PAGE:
The big news I have is Price graduated from the University of Texas with a degree in Petroleum Engineering. I want to honor him because he has finished in 4 years and done real well. His college career could have gone either way with loosing his dad as a college freshman but he chose to press in and study hard. I know his dad would have been so proud of him at graduation. He will be home for a little while before moving to Houston. I am very proud of this boy. We had a great weekend and it was good to see all my kids and play with them.

     Work has kept me busy and learning many new things. I love my job and the people I get to meet. I have no doubt God has me here learning many things and I really believe in the mission I am involved with. We recently had 25 of our YouthBuild young adults graduate and 15 of them got their GED. The others got a portion of their GED. What an accomplishment for them and I love seeing them working around town and doing well.

     I am at a different place in my life now. The grief seems to have subsided and is a rare occasion now. Yes, at times it still appears but it is the exception instead of the rule in my life now. God brings other widows across my path and I love sharing with them and simply being with them in their pain.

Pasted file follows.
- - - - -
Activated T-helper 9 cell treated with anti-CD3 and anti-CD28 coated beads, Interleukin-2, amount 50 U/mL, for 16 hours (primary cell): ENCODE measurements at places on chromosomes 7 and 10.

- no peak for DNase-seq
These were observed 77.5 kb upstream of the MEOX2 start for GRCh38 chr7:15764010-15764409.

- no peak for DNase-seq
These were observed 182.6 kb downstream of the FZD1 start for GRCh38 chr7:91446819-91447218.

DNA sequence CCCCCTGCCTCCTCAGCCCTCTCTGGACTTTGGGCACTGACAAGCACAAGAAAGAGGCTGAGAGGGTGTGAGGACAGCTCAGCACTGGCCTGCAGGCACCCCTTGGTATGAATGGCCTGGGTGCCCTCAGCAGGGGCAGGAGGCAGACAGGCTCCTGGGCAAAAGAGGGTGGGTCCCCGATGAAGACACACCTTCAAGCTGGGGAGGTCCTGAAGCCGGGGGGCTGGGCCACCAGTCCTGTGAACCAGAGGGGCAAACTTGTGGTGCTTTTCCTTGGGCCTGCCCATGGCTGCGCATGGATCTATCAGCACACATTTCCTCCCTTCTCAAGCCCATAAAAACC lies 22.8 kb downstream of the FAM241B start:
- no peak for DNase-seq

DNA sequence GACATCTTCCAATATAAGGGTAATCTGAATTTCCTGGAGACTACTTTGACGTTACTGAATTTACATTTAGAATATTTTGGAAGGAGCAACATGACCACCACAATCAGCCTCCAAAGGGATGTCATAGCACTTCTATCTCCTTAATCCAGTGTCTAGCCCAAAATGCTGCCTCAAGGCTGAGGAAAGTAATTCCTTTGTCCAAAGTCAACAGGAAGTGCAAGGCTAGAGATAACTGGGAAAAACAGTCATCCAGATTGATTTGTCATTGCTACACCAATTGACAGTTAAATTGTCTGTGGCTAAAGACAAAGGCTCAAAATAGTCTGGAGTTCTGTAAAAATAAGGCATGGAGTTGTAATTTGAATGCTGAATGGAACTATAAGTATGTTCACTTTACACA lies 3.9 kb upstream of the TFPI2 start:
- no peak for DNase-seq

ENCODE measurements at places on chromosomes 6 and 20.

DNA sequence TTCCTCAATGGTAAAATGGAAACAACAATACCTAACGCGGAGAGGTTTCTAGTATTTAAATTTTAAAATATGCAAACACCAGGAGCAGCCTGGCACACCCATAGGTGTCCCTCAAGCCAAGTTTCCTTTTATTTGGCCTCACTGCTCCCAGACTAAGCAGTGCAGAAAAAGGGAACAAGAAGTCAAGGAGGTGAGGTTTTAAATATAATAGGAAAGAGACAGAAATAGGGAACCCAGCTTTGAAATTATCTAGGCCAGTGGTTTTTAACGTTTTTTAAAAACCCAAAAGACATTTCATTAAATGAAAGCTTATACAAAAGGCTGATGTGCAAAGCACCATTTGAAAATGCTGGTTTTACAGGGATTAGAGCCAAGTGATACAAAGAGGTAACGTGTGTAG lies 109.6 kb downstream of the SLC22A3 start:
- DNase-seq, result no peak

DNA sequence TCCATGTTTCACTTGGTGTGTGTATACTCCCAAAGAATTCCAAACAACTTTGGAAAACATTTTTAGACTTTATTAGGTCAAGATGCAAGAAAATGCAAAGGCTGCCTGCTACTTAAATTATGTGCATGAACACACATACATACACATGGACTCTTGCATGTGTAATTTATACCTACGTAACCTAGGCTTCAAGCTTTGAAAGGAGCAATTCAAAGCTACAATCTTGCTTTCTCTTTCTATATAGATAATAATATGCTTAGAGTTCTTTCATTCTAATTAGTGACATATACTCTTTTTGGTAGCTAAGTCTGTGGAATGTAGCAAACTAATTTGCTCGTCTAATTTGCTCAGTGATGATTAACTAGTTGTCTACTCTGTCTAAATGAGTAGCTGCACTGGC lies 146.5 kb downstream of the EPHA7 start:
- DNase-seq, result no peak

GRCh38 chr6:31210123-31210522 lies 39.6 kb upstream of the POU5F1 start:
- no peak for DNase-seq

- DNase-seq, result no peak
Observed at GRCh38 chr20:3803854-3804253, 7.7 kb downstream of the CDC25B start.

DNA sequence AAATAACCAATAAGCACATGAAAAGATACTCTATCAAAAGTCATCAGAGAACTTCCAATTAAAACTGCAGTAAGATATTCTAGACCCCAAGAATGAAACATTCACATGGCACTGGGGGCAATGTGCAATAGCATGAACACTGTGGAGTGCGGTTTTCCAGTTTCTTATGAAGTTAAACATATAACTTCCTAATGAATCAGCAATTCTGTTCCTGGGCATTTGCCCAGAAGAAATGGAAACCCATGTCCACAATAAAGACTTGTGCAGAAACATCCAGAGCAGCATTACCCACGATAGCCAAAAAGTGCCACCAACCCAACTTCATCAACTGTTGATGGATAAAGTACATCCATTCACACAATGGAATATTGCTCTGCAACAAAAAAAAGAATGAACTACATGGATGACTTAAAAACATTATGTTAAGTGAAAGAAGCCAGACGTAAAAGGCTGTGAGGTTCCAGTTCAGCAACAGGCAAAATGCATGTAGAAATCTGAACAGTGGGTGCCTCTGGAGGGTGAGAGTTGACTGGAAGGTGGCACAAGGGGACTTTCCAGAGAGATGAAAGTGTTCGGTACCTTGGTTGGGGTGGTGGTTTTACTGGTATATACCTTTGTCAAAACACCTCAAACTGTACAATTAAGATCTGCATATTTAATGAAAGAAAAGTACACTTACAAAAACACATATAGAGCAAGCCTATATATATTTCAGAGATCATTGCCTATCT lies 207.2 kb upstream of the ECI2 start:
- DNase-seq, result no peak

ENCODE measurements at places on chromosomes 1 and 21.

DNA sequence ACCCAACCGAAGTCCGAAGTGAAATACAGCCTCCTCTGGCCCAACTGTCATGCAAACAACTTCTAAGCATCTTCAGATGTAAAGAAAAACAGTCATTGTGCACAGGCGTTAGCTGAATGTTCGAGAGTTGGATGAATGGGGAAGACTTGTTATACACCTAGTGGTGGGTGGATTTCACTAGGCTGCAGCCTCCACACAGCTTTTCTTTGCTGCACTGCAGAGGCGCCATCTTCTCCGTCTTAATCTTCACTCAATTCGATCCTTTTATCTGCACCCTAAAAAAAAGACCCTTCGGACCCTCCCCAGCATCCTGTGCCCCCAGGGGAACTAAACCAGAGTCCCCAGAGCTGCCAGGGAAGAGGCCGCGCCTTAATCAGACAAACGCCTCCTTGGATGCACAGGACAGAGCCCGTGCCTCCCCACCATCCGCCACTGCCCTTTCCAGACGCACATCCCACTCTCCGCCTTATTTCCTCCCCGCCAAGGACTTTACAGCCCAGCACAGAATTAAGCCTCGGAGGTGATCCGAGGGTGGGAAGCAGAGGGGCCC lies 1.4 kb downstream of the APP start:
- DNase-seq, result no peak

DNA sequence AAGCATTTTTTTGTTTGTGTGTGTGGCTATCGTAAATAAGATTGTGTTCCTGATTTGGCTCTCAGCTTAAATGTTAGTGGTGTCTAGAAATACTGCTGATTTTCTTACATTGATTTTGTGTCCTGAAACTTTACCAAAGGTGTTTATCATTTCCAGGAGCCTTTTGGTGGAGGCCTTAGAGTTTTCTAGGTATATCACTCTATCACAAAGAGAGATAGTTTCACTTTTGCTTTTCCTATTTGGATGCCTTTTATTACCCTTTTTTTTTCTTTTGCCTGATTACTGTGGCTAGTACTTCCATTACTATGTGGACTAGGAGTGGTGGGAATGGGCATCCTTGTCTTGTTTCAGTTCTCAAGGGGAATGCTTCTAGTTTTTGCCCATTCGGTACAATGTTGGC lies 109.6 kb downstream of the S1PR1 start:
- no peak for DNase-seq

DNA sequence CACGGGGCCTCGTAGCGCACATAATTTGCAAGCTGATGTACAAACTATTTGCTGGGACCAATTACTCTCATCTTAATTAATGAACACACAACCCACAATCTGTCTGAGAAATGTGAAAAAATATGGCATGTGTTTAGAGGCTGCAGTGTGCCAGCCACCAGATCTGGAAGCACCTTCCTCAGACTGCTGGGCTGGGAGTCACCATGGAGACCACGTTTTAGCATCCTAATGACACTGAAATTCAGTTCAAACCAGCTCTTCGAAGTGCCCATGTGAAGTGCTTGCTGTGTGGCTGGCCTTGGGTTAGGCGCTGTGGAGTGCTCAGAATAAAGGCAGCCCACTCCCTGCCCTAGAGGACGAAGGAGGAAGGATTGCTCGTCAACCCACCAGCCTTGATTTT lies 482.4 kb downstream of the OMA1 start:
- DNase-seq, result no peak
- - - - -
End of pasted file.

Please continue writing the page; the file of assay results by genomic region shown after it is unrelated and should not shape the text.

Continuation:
My date is a cowboy!
     On a personal note, I have been dating a guy for the past four months and I  have laughed more in that time than I have laughed in the past four years of my life. He is very kind, so funny and a lot of fun. My friends have enjoyed getting to know him. His name is Stephen and he is from out of town but somehow makes it to Kerrville several times a week. :)
Charity Ball in April
Don't Forget to Vote For Brad for District 198 DA. Vote today!

Wednesday, May 16, 2012

 The Power and Hope of Transition
Kerrville Daily Time Article- May 11, 2012
Kathleen Maxwell (c)

Often times, the mention of the word transition is anything but settling. Times of transition are “in between” times. 
In transition you just have to hang on....
Transition is defined as the process of changing from one state or place to another. It requires leaving the place that is familiar in order to move into our future. The good news about transition is that it is evidence that something is happening. Transition is evidence that there is life and it is changing. This can be encouraging, especially when things are difficult. Who wants to stay in a hard place?
During times of difficulty, we can take comfort in transition. We have the hope that things will get better. Transition means progress is happening.